July 18 (UPI) -- Pennsylvania's Supreme Court moved Wednesday to uphold a tax on soda and other sweetened beverages in Philadelphia.
The court issued a 4-2 majority opinion, saying the city didn't violate state law by instituting the 1.5-cents-per-ounce tax on the drinks to fund Pre-K, community schools and improvements to parks, libraries and recreation centers.
Opponents of the tax argued it amounted to double taxation, because it applied to consumers who already pay sales taxes.
Revenue in the first year of the tax also fell short of estimates by 15 percent and City Controller Rebecca Rhynhart revealed in March that most of the money collected in the first two months of 2018 went into the general fund, not specified programs.
City officials said money was being withheld as the government awaited the court's decision.
Following the ruling, Philadelphia Mayor Jim Kenney said an estimated $56 million in tax funds that had been put on hold during the litigation would now be spent on the programs.
"These programs, funded by the beverage tax, will fuel the aspirations and dreams of those who have waited too long for investments in their communities," Kenney said. "The City of Philadelphia will now proceed expeditiously with our original plans -- delayed in whole or part by nearly two years of litigation -- to fully ramp up these programs now that the legal challenge has been resolved."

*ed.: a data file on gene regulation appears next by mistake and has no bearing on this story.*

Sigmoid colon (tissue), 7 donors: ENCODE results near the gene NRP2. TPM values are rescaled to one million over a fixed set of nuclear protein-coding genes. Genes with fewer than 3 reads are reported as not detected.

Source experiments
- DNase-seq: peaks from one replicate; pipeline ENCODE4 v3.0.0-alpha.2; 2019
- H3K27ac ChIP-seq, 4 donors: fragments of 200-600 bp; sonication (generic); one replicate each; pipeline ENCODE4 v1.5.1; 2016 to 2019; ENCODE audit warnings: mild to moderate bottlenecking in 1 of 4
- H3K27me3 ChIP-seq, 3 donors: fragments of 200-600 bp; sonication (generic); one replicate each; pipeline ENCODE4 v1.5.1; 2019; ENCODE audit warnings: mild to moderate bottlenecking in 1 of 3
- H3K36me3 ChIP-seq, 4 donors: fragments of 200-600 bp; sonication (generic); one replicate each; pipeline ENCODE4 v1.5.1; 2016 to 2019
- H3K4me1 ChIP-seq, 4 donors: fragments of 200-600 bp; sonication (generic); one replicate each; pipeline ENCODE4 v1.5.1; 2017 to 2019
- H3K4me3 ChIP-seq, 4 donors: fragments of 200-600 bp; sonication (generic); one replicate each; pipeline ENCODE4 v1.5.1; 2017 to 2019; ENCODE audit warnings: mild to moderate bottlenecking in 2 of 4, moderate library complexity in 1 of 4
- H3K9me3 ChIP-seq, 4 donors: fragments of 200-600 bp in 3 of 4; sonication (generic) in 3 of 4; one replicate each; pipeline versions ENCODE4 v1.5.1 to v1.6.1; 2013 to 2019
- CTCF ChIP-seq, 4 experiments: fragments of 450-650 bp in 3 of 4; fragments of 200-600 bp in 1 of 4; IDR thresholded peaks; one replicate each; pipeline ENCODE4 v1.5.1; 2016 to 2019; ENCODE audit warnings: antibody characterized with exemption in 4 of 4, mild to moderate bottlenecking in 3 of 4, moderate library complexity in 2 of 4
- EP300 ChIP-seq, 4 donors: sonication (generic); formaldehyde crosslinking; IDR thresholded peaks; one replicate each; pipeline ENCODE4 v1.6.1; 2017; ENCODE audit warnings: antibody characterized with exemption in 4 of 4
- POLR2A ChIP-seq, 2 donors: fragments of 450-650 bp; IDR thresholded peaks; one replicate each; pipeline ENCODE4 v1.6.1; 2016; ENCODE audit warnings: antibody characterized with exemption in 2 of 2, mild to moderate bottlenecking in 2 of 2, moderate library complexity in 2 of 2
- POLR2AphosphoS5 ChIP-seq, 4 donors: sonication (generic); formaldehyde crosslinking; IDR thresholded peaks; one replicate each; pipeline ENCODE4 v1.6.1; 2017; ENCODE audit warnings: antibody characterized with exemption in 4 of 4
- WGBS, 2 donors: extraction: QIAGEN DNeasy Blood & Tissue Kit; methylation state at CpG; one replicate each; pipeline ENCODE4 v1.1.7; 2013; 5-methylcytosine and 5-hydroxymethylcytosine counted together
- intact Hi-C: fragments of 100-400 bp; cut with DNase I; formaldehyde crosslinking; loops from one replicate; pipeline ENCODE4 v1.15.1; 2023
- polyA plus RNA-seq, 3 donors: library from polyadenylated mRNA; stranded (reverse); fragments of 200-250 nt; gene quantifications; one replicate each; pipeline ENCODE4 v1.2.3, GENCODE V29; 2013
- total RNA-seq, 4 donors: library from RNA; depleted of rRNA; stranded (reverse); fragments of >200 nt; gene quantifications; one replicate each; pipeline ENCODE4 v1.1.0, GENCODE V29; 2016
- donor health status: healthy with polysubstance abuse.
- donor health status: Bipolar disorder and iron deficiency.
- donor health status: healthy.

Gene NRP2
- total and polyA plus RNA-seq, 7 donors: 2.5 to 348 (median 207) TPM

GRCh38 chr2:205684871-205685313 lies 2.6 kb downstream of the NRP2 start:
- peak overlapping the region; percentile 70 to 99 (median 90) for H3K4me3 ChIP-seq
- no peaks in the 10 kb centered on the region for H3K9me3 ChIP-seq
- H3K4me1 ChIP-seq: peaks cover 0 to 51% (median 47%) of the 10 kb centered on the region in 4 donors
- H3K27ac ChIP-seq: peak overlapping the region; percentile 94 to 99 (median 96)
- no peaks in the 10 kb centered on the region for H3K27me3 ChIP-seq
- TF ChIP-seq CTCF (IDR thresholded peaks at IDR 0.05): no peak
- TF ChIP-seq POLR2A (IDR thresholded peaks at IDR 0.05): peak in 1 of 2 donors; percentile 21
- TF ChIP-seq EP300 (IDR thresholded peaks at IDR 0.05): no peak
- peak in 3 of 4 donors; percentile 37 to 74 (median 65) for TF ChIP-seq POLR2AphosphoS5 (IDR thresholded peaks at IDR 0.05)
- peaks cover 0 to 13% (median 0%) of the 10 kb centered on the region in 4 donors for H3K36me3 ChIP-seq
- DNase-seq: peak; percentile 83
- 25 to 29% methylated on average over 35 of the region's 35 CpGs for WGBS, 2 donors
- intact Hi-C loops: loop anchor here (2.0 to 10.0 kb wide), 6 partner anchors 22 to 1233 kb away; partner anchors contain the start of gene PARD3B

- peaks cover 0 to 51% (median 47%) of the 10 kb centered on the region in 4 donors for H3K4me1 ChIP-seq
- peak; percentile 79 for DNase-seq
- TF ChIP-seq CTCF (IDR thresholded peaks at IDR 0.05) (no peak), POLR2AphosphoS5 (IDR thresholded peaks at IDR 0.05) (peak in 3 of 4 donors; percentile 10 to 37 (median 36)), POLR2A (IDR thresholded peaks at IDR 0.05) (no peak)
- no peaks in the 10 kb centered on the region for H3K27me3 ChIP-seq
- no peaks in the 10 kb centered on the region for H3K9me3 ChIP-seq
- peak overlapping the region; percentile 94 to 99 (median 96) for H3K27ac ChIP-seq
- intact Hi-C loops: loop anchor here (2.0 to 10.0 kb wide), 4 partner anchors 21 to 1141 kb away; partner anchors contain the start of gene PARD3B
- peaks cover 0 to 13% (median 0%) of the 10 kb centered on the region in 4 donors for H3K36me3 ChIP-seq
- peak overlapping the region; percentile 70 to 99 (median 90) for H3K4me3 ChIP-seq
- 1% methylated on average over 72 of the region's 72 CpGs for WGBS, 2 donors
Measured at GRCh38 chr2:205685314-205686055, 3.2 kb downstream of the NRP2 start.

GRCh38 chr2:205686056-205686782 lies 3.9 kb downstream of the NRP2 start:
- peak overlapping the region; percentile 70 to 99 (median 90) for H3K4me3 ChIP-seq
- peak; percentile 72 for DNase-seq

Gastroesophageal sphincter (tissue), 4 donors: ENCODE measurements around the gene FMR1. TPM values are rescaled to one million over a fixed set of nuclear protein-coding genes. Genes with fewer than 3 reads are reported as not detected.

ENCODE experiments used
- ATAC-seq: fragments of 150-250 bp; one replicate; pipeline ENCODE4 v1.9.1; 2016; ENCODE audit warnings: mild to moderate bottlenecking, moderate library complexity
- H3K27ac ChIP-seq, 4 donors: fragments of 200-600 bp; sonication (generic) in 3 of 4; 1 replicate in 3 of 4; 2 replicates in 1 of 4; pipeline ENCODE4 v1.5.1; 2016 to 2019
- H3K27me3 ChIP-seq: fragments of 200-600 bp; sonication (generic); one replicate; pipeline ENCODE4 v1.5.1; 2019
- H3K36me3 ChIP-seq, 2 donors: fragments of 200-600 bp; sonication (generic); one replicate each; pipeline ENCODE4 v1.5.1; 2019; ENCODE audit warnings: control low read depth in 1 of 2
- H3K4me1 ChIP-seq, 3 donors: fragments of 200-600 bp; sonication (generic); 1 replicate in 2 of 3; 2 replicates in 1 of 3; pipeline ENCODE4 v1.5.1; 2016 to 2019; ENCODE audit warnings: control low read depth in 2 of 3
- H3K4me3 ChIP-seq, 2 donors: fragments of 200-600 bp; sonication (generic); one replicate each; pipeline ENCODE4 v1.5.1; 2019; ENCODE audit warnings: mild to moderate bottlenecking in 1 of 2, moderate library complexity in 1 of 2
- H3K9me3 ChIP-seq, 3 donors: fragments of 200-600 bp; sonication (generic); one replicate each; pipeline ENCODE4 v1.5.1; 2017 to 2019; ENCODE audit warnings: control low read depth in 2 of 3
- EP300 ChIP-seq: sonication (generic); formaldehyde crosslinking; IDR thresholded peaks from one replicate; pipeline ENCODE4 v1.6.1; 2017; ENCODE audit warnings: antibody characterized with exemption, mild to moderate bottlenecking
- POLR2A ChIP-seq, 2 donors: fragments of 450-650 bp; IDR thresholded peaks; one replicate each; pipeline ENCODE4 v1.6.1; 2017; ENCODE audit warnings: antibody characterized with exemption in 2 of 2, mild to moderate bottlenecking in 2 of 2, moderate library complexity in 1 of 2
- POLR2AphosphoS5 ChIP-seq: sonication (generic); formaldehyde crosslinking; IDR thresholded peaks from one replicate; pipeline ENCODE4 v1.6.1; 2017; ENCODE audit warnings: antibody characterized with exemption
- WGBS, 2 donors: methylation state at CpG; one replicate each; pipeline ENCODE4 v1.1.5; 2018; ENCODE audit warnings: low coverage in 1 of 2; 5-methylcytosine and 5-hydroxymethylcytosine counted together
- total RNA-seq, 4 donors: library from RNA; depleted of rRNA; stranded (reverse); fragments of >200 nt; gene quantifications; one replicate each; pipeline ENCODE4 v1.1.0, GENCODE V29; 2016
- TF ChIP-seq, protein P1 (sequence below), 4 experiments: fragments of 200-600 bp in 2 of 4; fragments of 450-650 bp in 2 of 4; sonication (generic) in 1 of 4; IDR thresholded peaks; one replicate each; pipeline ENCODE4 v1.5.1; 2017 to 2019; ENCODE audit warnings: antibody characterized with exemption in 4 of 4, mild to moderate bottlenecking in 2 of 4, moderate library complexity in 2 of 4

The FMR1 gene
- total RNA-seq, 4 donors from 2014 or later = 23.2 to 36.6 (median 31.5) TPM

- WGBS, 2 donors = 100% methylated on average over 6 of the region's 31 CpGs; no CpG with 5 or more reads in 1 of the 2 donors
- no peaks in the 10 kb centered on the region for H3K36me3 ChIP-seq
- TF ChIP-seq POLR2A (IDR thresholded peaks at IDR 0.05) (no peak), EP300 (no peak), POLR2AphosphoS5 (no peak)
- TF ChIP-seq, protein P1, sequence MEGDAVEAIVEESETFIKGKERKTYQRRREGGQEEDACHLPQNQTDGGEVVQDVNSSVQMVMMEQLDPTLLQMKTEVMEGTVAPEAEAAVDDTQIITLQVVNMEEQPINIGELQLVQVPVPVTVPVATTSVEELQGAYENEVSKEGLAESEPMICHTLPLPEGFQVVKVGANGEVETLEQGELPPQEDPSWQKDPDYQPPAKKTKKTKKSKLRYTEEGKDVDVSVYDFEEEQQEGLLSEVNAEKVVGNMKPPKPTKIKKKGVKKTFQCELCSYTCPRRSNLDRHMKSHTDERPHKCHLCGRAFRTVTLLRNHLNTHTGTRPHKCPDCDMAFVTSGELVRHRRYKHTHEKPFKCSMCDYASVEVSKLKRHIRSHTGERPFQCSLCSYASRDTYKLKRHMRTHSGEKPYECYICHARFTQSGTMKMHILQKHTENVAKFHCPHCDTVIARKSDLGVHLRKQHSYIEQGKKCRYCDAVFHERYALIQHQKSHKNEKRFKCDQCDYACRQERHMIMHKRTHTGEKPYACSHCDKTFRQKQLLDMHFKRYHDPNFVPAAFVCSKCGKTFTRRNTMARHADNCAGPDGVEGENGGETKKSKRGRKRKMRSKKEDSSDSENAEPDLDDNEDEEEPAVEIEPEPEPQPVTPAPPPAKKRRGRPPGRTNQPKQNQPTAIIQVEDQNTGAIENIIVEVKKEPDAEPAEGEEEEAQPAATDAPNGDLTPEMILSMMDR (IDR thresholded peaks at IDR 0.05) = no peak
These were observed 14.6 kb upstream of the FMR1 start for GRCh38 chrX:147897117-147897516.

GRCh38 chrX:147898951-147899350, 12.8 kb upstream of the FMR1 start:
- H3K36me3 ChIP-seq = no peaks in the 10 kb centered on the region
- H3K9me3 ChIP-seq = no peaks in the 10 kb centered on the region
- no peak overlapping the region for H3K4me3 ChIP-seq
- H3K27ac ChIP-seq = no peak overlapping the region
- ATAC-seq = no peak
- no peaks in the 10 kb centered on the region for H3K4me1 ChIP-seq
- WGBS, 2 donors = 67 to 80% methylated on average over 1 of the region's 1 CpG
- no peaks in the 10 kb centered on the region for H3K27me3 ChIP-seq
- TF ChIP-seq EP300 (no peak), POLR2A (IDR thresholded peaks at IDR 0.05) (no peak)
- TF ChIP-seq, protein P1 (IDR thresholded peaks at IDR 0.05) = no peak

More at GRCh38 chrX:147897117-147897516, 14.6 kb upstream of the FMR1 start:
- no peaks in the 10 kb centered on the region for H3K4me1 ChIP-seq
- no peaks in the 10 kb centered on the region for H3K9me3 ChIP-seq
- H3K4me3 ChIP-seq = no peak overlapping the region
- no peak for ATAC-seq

The tax also added about $1 to the cost of a 2-liter bottle of soda and $2.16 to a 12-pack of 12-ounce sodas, which Pennsylvania Food Merchants Association spokesman Alex Baloga said prompted some people to purchase soda outside of the city.
"They are taking their whole cart with them, definitely shopping for other items, too, when they purchase soda elsewhere," Baloga said.
He added some stores in the city saw beverage sales fall 50 percent, and total sales 10 percent or more.
The Ax the Philly Bev Tax Coalition, which is lobbying for a bill to ban such taxes, said it was disappointed by the ruling and that the tax had resulted in the loss of 1,200 jobs.
"It is now up to our elected officials to listen to the concerns of their constituents and provide Philadelphians much needed relief by reversing this tax," spokesman Anthony Campisi said.